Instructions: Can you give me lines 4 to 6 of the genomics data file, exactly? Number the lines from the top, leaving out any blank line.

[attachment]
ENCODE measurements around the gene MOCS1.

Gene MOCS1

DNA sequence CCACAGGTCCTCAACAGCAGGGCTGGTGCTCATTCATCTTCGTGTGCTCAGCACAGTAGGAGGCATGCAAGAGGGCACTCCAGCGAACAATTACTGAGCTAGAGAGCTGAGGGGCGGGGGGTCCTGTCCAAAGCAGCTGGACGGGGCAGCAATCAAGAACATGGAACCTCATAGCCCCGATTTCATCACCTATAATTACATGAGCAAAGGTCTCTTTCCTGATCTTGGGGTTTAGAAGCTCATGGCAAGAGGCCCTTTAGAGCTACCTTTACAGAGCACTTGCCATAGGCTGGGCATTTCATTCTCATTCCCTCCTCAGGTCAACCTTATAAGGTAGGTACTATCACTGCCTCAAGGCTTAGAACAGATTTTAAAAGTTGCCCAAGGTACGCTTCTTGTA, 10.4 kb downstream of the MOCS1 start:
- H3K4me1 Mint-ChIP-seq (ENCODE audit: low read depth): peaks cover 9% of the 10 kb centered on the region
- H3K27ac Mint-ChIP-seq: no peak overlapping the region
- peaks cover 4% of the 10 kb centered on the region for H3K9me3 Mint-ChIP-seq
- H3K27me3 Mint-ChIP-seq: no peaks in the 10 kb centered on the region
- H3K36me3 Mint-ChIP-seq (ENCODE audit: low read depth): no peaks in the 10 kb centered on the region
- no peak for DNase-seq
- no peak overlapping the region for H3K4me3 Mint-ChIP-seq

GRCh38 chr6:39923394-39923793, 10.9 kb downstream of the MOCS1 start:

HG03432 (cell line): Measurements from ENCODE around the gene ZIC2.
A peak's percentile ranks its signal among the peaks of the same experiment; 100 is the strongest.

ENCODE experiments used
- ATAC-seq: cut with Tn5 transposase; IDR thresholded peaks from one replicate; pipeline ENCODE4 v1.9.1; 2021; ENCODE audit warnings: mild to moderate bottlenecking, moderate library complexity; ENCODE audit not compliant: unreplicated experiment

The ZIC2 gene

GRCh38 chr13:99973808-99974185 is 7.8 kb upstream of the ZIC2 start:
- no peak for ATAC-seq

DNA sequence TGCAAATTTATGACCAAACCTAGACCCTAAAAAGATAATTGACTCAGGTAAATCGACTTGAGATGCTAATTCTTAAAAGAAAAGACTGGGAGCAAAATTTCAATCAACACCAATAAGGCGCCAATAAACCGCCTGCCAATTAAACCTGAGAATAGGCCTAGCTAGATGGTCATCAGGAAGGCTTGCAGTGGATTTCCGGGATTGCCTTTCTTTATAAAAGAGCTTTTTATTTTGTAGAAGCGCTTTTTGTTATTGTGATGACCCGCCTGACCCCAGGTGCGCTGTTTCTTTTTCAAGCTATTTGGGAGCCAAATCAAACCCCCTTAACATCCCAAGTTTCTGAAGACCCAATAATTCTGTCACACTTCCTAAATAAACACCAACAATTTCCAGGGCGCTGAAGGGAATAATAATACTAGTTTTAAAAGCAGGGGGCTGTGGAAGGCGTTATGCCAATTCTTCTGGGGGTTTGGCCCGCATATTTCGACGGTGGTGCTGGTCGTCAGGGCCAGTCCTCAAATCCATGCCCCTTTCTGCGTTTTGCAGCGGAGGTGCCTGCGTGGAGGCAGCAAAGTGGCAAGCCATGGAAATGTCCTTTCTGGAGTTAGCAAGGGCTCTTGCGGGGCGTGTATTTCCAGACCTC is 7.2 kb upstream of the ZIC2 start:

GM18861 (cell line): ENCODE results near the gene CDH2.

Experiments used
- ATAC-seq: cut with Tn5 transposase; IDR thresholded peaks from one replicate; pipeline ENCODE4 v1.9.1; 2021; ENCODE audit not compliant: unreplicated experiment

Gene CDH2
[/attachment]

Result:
- H3K4me1 Mint-ChIP-seq (ENCODE audit: low read depth): peaks cover 9% of the 10 kb centered on the region
- H3K27ac Mint-ChIP-seq: no peak overlapping the region
- peaks cover 4% of the 10 kb centered on the region for H3K9me3 Mint-ChIP-seq